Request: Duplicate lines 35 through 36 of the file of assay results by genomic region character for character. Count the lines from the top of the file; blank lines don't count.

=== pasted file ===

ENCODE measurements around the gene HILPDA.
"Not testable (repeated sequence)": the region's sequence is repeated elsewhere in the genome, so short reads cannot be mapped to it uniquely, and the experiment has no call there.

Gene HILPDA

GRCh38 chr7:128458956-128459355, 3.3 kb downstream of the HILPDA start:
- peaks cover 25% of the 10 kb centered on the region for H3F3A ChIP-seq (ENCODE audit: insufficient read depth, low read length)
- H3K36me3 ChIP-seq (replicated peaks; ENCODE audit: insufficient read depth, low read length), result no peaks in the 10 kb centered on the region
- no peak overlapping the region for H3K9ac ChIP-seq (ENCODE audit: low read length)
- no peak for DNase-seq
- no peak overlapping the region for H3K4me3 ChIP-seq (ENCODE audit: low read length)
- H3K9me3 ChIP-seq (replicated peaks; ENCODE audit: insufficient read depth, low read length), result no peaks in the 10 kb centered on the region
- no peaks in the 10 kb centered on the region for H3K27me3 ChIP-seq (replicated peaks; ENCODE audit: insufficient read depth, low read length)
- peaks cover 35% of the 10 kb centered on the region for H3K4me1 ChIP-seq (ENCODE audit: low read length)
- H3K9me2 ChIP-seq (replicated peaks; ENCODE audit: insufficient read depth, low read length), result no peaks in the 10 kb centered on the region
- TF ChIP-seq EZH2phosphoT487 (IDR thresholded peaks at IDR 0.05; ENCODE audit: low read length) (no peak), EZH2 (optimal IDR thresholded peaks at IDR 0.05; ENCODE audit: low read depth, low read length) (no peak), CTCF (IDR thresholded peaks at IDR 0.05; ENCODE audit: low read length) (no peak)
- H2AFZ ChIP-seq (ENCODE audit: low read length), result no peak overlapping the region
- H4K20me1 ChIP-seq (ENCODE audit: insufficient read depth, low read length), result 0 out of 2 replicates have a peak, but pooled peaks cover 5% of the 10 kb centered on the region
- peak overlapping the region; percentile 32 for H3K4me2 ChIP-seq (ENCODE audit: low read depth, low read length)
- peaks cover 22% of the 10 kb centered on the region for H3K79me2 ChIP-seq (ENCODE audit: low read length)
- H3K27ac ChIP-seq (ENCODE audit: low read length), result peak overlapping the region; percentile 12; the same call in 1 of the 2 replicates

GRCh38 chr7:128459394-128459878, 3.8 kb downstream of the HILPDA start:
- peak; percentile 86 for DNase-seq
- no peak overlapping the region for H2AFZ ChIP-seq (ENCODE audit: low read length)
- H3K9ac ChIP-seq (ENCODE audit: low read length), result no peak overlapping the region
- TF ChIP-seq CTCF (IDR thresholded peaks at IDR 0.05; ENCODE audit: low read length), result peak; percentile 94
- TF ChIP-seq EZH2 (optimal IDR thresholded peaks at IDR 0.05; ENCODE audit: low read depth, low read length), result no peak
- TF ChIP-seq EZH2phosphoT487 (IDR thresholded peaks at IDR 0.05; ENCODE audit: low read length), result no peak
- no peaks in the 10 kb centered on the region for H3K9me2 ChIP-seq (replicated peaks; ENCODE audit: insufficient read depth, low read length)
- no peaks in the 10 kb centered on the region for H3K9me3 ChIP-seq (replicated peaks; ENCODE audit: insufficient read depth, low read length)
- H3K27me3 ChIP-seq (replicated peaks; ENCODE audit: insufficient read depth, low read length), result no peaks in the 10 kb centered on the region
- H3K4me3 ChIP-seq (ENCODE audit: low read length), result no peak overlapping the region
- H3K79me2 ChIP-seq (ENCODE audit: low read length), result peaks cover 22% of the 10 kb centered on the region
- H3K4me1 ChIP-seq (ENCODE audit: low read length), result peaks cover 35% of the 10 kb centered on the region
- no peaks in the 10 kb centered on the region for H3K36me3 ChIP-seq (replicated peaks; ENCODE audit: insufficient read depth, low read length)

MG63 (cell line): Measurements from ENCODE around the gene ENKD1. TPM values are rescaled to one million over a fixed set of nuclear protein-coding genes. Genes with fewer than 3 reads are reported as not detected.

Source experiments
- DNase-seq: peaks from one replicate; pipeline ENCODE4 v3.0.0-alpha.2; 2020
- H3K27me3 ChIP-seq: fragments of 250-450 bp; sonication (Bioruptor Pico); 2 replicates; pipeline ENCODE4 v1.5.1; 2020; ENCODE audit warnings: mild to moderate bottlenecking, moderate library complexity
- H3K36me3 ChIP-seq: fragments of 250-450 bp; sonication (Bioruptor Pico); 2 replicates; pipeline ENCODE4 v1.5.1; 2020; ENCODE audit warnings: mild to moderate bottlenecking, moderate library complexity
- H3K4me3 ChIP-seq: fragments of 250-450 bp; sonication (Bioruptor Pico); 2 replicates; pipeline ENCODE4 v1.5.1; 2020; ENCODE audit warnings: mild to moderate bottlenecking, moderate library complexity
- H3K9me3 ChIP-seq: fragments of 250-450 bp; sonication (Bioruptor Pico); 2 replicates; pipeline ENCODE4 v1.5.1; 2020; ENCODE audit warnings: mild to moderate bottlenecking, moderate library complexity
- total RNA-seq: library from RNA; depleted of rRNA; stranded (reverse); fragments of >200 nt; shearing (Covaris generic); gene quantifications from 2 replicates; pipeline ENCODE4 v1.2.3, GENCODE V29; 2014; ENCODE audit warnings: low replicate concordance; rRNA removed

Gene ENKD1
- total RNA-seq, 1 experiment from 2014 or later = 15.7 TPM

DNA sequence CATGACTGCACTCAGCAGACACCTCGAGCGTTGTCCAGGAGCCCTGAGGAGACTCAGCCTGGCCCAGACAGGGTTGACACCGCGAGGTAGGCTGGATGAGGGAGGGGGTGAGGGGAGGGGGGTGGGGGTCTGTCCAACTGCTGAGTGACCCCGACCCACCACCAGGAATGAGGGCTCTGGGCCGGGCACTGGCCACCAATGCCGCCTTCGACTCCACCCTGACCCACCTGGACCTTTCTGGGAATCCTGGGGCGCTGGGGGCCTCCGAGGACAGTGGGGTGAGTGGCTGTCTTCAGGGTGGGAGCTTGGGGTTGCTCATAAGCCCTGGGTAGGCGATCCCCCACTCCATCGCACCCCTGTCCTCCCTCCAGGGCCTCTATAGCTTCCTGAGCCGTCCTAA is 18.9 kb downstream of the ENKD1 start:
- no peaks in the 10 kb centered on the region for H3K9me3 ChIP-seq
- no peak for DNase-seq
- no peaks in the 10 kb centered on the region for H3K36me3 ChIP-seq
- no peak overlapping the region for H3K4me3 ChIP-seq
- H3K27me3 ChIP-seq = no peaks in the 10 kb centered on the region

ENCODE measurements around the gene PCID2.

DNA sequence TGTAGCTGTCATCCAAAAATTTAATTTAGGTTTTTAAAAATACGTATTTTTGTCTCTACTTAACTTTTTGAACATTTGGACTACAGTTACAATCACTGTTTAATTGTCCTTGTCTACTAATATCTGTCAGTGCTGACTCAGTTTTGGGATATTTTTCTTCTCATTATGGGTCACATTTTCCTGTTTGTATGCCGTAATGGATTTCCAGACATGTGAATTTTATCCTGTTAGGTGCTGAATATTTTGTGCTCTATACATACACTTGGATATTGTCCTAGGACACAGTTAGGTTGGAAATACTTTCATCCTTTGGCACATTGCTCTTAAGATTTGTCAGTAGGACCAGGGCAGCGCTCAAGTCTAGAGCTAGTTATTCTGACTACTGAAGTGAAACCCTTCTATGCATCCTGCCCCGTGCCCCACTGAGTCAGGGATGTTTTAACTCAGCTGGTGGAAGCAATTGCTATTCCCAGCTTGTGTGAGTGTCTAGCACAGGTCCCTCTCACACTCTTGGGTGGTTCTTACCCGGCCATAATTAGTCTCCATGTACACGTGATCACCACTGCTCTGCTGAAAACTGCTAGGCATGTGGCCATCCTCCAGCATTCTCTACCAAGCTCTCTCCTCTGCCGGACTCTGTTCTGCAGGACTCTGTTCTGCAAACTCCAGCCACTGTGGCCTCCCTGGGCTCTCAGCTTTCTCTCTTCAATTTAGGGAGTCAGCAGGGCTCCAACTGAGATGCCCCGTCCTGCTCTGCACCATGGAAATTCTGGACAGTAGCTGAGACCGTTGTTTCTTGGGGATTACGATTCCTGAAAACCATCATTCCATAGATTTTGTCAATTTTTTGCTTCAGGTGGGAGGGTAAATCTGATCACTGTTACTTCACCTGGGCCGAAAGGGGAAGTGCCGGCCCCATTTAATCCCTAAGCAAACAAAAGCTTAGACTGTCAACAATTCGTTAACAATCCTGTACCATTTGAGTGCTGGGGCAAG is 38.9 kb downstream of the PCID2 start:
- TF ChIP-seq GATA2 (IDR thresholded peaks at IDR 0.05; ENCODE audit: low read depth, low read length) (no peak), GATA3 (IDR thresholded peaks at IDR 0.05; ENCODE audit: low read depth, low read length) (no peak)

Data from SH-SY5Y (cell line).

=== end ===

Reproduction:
Source experiments
- DNase-seq: peaks from one replicate; pipeline ENCODE4 v3.0.0-alpha.2; 2020